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How to Harvest Marigold Flowers and Seeds: Tools And Tips

How to Harvest Marigold Flowers and Seeds: Tools And Tips

Want to know how to harvest marigold flowers and seeds? Marigold flowers are a mainstay in most of the gardens. They bloom beautiful flowers all season long and they’re easy to grow from seed. Knowing how to save marigold seeds is essential if you want to continue growing them the next season.

Fortunately, harvesting marigold seeds are quite quick and easy. You only need to take the seeds from the flowers and let them air dry before storing them during the winter season. You can pack it up with a container or seed packets to save even more for the next growing season. Some of the marigold flowers are edible and best to mix in your salads to add a distinct flavor to it.

 

Tools You’ll Need to Harvest Marigold Flowers

The tools you’ll need to harvest marigold flowers include a basket or other available containers that can be used in harvesting flowers. You’ll also need some paper towels, a sharp knife, a pair of scissors, or gardening shears.

Since you need to evaluate or describe the process, get yourself some notes. Seed packets can be envelopes or closed-air containers excluding plastic containers and bags.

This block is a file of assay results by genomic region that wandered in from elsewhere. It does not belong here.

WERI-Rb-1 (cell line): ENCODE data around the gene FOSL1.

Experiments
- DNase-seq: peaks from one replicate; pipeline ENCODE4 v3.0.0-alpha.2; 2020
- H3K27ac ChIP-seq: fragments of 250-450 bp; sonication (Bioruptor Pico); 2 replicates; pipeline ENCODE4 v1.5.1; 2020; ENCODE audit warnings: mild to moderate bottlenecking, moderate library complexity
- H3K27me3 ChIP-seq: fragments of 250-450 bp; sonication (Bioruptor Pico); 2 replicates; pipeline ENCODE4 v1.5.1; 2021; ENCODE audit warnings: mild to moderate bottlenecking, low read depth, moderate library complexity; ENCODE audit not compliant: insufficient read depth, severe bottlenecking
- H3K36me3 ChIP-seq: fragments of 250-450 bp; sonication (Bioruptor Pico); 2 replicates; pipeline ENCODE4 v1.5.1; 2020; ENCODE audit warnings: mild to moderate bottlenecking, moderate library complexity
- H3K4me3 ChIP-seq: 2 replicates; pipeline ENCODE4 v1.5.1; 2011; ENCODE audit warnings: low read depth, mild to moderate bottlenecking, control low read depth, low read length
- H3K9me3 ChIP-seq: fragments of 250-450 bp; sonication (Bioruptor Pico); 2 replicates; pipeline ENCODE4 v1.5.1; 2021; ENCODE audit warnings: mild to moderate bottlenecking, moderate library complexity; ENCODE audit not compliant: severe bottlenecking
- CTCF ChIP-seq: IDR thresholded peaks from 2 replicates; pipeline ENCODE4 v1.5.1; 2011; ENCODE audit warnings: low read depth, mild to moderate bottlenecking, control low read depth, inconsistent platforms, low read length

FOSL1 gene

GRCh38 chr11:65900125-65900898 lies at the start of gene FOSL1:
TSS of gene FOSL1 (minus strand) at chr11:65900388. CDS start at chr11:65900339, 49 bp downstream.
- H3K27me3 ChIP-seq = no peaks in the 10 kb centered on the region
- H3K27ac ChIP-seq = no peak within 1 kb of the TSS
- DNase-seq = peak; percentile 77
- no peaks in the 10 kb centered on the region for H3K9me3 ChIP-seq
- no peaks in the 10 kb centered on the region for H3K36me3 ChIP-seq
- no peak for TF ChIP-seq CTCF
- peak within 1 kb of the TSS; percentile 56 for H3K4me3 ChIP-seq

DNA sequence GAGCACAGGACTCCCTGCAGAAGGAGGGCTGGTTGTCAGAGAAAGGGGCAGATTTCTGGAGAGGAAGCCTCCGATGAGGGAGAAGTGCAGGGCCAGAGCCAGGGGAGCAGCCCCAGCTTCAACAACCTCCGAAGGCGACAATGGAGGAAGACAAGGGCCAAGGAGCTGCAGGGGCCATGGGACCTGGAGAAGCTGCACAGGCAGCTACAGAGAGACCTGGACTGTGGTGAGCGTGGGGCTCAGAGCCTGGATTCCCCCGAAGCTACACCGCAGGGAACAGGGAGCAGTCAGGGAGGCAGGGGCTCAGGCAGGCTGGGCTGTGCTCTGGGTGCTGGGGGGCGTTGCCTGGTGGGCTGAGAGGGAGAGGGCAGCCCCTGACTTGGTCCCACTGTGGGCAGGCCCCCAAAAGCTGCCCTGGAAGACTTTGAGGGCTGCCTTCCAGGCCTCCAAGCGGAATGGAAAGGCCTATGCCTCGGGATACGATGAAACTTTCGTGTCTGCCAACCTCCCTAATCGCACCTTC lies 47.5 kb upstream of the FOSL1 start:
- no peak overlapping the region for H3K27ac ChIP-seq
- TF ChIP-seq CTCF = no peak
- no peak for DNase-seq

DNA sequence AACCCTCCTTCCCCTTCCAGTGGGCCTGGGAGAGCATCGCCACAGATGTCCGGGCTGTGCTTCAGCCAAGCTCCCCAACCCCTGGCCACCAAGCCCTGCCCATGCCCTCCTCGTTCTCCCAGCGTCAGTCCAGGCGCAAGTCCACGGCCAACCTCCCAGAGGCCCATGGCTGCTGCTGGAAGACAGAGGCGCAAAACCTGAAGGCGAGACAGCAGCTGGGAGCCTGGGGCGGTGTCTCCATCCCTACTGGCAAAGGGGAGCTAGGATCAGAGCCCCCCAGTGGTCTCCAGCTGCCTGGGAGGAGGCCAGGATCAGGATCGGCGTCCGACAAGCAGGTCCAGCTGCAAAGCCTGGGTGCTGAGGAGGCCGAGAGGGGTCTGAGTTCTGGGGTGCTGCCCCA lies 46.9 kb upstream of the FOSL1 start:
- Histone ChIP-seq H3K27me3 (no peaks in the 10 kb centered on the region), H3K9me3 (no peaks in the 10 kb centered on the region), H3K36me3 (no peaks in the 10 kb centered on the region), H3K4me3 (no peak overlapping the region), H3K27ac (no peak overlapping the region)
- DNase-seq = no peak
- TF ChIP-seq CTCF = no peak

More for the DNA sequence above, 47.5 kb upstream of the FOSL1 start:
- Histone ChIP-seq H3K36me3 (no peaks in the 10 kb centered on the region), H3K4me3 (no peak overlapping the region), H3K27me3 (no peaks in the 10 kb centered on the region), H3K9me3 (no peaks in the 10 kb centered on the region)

How to Harvest Marigold Flowers and Seeds

Here’s how you can harvest marigold plants for flower arrangements and bouquets:

 

Letting Marigold Flowers Dry

It’s important to wait until the right time to collect marigold seeds. You can harvest the seeds when the petals are dry already (when the base of each flower turning brownish). However, make sure there’s still is a bit of green color left in the base of the bloom. If you also wait until it is completely turned brown, it may start to rot or mold. It’s important to wait for the perfect time to harvest marigolds since the timing is crucial to have the right quality of marigold seeds.